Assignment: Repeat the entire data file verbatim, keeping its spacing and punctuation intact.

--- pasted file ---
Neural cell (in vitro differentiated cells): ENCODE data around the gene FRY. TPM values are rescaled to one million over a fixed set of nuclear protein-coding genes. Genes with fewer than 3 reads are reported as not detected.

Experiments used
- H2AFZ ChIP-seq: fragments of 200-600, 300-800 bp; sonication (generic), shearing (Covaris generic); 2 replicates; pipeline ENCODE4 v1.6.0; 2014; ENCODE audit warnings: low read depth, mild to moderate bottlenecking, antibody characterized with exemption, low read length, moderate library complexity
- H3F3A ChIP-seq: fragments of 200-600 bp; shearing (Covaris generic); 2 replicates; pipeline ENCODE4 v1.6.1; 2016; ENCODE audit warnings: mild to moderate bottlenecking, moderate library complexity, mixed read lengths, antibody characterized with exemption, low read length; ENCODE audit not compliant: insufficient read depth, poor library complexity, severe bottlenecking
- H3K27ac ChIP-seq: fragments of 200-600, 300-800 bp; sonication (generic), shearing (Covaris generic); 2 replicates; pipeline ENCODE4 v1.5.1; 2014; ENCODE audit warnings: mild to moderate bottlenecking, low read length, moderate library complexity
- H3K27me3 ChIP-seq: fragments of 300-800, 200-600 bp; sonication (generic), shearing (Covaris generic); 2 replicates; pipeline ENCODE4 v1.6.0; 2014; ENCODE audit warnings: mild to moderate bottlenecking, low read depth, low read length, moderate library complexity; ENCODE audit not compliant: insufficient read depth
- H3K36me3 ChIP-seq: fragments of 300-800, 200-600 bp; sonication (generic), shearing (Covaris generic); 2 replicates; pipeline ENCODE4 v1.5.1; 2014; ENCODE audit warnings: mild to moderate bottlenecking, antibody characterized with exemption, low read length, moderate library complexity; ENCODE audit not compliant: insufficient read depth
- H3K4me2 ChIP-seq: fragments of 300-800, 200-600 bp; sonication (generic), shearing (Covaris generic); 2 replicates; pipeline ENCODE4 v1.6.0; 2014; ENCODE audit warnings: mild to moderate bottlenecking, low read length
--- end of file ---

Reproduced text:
Neural cell (in vitro differentiated cells): ENCODE data around the gene FRY. TPM values are rescaled to one million over a fixed set of nuclear protein-coding genes. Genes with fewer than 3 reads are reported as not detected.

Experiments used
- H2AFZ ChIP-seq: fragments of 200-600, 300-800 bp; sonication (generic), shearing (Covaris generic); 2 replicates; pipeline ENCODE4 v1.6.0; 2014; ENCODE audit warnings: low read depth, mild to moderate bottlenecking, antibody characterized with exemption, low read length, moderate library complexity
- H3F3A ChIP-seq: fragments of 200-600 bp; shearing (Covaris generic); 2 replicates; pipeline ENCODE4 v1.6.1; 2016; ENCODE audit warnings: mild to moderate bottlenecking, moderate library complexity, mixed read lengths, antibody characterized with exemption, low read length; ENCODE audit not compliant: insufficient read depth, poor library complexity, severe bottlenecking
- H3K27ac ChIP-seq: fragments of 200-600, 300-800 bp; sonication (generic), shearing (Covaris generic); 2 replicates; pipeline ENCODE4 v1.5.1; 2014; ENCODE audit warnings: mild to moderate bottlenecking, low read length, moderate library complexity
- H3K27me3 ChIP-seq: fragments of 300-800, 200-600 bp; sonication (generic), shearing (Covaris generic); 2 replicates; pipeline ENCODE4 v1.6.0; 2014; ENCODE audit warnings: mild to moderate bottlenecking, low read depth, low read length, moderate library complexity; ENCODE audit not compliant: insufficient read depth
- H3K36me3 ChIP-seq: fragments of 300-800, 200-600 bp; sonication (generic), shearing (Covaris generic); 2 replicates; pipeline ENCODE4 v1.5.1; 2014; ENCODE audit warnings: mild to moderate bottlenecking, antibody characterized with exemption, low read length, moderate library complexity; ENCODE audit not compliant: insufficient read depth
- H3K4me2 ChIP-seq: fragments of 300-800, 200-600 bp; sonication (generic), shearing (Covaris generic); 2 replicates; pipeline ENCODE4 v1.6.0; 2014; ENCODE audit warnings: mild to moderate bottlenecking, low read length